By the time she went to bed, I was ready to cross some chores off my list. I was ready to channel my highly strung nerves into something more creative. I certainly do not feel like a toxic parent. I do not believe my daughter went to bed thinking about my stress or patting herself on the back for helping me relax. I doubt she made as big a deal of it in her mind as some of these parenting articles claim. As far as I could see, she went to bed, as always, arguing with her dad about how many stories he had to tell her, which version of Rapunzel’s tale she wanted to hear and whether mum would join her in bed after she has gone to sleep.

Do experts overthink these situations? Are they right, whoever they are that make up these studies? Should parents take what they read with a pinch of salt?

Posted in Family Tradition, Parenting, Wins

I Got It From My Daddy

“Mummy, I don’t like you. Go away!”

“Do you want me to go away? Will you stay with daddy by yourself?”

Thinks for a moment.

“I like you to sleep with me”


“I like to cuddle with you and sleep. I don’t like you when I wake up”

So she needs me for her naps and bedtime but she prefers dad for play.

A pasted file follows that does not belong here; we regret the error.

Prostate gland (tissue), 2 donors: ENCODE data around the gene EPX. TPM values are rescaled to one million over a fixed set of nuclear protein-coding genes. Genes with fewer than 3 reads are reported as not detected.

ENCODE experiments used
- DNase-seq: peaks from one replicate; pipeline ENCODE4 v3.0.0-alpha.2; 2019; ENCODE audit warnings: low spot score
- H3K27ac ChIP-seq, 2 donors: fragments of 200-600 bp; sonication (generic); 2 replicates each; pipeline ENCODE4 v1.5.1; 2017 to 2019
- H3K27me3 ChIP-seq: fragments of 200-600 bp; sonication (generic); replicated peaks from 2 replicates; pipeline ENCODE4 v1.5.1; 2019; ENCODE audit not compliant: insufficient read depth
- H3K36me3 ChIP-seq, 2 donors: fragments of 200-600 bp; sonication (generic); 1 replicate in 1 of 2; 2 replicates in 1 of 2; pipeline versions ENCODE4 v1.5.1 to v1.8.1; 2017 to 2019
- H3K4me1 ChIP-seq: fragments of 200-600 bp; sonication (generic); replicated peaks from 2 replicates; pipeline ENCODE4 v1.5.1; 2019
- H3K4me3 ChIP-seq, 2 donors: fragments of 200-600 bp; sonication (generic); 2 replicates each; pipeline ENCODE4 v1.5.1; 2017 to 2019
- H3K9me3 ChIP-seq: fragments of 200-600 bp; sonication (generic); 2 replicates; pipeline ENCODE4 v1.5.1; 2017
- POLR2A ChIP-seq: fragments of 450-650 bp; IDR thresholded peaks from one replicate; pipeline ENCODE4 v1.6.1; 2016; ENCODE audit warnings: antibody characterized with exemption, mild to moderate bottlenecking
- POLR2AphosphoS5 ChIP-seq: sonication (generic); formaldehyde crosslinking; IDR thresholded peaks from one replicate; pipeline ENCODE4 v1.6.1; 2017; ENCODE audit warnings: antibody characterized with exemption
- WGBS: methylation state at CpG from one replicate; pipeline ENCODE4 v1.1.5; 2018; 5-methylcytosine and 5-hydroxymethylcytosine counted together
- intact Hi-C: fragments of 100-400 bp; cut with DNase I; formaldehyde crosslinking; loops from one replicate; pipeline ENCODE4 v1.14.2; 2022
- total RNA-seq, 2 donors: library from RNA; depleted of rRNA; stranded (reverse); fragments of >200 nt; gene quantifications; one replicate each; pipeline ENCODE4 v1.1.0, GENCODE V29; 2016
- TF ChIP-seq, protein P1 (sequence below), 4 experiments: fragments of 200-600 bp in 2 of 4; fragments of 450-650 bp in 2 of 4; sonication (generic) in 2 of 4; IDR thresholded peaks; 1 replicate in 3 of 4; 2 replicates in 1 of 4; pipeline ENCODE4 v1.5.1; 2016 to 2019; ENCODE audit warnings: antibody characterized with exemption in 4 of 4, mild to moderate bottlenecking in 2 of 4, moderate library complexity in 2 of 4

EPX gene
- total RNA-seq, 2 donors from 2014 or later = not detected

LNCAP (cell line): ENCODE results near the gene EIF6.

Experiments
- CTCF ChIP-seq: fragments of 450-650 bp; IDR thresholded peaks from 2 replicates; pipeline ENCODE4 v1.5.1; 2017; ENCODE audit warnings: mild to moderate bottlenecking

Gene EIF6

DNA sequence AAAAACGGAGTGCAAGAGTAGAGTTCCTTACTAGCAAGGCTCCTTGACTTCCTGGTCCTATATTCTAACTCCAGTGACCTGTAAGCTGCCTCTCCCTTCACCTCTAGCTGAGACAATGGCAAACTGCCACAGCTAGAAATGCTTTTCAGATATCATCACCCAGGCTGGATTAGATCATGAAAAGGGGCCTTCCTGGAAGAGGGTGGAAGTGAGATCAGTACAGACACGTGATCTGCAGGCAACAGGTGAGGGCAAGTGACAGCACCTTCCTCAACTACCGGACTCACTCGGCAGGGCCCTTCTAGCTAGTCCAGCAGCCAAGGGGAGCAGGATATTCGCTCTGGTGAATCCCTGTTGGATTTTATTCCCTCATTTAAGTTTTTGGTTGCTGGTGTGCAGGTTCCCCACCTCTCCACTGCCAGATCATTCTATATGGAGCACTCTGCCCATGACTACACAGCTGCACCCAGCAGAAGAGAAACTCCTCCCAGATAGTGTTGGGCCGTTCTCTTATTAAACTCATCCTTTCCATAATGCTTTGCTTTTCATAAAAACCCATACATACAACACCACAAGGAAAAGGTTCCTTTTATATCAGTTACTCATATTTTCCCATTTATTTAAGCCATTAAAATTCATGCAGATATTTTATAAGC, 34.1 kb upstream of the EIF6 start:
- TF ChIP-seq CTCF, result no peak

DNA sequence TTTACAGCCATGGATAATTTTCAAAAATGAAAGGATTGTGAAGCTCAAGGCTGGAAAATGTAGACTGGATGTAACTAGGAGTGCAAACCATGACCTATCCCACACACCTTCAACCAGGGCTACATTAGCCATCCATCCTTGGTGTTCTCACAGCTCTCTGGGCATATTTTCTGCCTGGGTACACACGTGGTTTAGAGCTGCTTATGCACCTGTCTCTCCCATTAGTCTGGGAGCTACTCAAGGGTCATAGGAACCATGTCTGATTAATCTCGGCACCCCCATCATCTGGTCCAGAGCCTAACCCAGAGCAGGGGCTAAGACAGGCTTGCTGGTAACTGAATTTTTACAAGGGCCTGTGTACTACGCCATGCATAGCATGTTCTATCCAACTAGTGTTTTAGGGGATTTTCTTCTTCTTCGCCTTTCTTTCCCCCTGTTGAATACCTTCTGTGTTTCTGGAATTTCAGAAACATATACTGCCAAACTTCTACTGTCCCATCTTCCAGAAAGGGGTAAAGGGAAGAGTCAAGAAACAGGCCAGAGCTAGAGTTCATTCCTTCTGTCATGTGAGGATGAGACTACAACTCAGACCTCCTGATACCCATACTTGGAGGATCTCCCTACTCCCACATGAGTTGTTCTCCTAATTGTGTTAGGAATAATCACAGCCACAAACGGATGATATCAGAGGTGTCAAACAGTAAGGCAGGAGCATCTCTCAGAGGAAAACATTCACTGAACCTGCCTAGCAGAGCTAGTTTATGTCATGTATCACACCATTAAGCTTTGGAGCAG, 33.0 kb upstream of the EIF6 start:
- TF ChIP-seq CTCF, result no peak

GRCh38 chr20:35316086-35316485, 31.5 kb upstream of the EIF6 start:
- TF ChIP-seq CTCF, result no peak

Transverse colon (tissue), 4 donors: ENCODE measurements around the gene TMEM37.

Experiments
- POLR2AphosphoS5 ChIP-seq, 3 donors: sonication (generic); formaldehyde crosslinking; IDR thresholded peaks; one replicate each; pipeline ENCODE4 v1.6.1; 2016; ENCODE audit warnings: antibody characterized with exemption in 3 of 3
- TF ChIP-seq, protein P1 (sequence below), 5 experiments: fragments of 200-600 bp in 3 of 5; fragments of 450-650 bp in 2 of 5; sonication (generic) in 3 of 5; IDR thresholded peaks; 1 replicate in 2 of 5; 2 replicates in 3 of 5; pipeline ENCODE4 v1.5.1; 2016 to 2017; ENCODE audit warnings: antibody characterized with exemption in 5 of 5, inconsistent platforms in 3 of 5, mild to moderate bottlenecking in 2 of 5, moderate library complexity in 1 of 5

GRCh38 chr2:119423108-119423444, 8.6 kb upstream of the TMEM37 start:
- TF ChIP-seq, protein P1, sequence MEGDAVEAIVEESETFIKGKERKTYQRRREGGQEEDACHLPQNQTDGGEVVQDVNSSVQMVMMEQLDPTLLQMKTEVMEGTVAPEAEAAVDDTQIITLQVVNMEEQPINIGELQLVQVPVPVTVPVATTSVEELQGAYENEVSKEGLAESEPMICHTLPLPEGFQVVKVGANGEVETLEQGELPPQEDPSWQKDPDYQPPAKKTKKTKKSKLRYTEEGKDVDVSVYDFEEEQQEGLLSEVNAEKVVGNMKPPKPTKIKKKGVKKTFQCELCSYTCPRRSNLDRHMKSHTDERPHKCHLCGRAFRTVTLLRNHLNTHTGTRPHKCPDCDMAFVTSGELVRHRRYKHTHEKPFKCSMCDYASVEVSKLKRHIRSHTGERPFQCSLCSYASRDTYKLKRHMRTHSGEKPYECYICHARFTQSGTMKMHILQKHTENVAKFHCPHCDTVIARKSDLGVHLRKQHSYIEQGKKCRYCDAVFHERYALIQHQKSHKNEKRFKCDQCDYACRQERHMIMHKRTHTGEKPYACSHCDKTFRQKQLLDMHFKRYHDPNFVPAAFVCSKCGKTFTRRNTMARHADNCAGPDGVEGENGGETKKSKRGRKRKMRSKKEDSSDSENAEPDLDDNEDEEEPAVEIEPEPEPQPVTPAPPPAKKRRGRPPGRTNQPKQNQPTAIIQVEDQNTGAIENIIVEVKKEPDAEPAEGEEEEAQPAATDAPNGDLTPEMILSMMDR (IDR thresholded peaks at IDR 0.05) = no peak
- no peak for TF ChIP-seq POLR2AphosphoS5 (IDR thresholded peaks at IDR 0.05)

“Why is that?”

“Dada lets me stay in the bath longer”

That was a couple of days ago. I’ve heard this a few times this week. Last night, I was out at drinks with my work mates. R’s dad picked her up and took her to Hanaichi for a meal of chicken and rice. While eating, she apparently said,

“Daddy, mummy doesn’t bring me here. I like you. I don’t like mummy”

I’m beginning to understand what people mean when they say you’re doing something right when your teenager kids hate you. I hadn’t quite been able to relate to that until now. The threenager in this household is teaching me things I was not expecting to learn for at least another ten years. Yet, here we are.

On the bright side, she stopped one of the neighbours on the stairs when they got home and told her,

“My dada doesn’t know how to do Anna hair (i.e. two braids). My mummy can do it”

Aha! Drum rolls! Trumpets! Louder!

If she were doing our performance appraisals and handing out roles, it would go like this:

Mummy takes care of my needs and does it well. She can be my mummy. She can braid my hair, buy me twirly dresses, feed me vegetables and make me sleep.

Daddy lets me do fun things and buys me chicken & rice. He lets me stay longer in the bath, he sings and plays music with me, he lets me watch TV. He can be my best friend.

I’ve said in the past that I wanted to be the fun parent but ended up being the one that disciplines the kid. The consolation prize is knowing that I am, at least, doing it right. Daddy can be the fun parent and entertain her while mummy goes out gallivanting with friends. It even sounds like the perfect arrangement to me now. The Universe has a way of dealing out the right cards for everyone.